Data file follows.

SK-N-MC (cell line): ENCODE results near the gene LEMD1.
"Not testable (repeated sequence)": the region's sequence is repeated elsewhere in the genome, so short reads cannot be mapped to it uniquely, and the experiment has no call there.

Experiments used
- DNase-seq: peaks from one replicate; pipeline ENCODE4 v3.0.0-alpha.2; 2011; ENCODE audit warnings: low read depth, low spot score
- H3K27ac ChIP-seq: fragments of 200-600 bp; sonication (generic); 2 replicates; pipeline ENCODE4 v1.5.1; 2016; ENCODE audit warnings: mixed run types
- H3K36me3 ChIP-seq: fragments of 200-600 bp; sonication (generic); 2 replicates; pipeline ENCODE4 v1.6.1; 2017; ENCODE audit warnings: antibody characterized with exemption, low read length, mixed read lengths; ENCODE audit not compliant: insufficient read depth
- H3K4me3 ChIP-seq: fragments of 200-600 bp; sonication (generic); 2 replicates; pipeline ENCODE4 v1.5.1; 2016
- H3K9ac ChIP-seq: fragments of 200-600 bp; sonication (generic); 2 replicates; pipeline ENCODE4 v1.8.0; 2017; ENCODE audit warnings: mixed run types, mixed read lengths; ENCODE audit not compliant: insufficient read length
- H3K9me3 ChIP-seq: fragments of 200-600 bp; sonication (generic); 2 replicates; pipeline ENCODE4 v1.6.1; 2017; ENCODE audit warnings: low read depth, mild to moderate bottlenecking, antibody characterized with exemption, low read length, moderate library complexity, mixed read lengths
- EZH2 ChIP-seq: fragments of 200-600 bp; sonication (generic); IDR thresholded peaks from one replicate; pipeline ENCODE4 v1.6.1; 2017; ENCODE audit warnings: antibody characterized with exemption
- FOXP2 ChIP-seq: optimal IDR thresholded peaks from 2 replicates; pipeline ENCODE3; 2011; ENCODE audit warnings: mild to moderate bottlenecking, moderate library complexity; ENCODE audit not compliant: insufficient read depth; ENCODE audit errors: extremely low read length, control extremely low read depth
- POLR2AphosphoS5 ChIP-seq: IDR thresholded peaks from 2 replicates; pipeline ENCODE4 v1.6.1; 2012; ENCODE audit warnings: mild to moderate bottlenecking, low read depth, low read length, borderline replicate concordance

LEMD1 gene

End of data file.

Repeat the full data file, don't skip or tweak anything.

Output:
SK-N-MC (cell line): ENCODE results near the gene LEMD1.
"Not testable (repeated sequence)": the region's sequence is repeated elsewhere in the genome, so short reads cannot be mapped to it uniquely, and the experiment has no call there.

Experiments used
- DNase-seq: peaks from one replicate; pipeline ENCODE4 v3.0.0-alpha.2; 2011; ENCODE audit warnings: low read depth, low spot score
- H3K27ac ChIP-seq: fragments of 200-600 bp; sonication (generic); 2 replicates; pipeline ENCODE4 v1.5.1; 2016; ENCODE audit warnings: mixed run types
- H3K36me3 ChIP-seq: fragments of 200-600 bp; sonication (generic); 2 replicates; pipeline ENCODE4 v1.6.1; 2017; ENCODE audit warnings: antibody characterized with exemption, low read length, mixed read lengths; ENCODE audit not compliant: insufficient read depth
- H3K4me3 ChIP-seq: fragments of 200-600 bp; sonication (generic); 2 replicates; pipeline ENCODE4 v1.5.1; 2016
- H3K9ac ChIP-seq: fragments of 200-600 bp; sonication (generic); 2 replicates; pipeline ENCODE4 v1.8.0; 2017; ENCODE audit warnings: mixed run types, mixed read lengths; ENCODE audit not compliant: insufficient read length
- H3K9me3 ChIP-seq: fragments of 200-600 bp; sonication (generic); 2 replicates; pipeline ENCODE4 v1.6.1; 2017; ENCODE audit warnings: low read depth, mild to moderate bottlenecking, antibody characterized with exemption, low read length, moderate library complexity, mixed read lengths
- EZH2 ChIP-seq: fragments of 200-600 bp; sonication (generic); IDR thresholded peaks from one replicate; pipeline ENCODE4 v1.6.1; 2017; ENCODE audit warnings: antibody characterized with exemption
- FOXP2 ChIP-seq: optimal IDR thresholded peaks from 2 replicates; pipeline ENCODE3; 2011; ENCODE audit warnings: mild to moderate bottlenecking, moderate library complexity; ENCODE audit not compliant: insufficient read depth; ENCODE audit errors: extremely low read length, control extremely low read depth
- POLR2AphosphoS5 ChIP-seq: IDR thresholded peaks from 2 replicates; pipeline ENCODE4 v1.6.1; 2012; ENCODE audit warnings: mild to moderate bottlenecking, low read depth, low read length, borderline replicate concordance

LEMD1 gene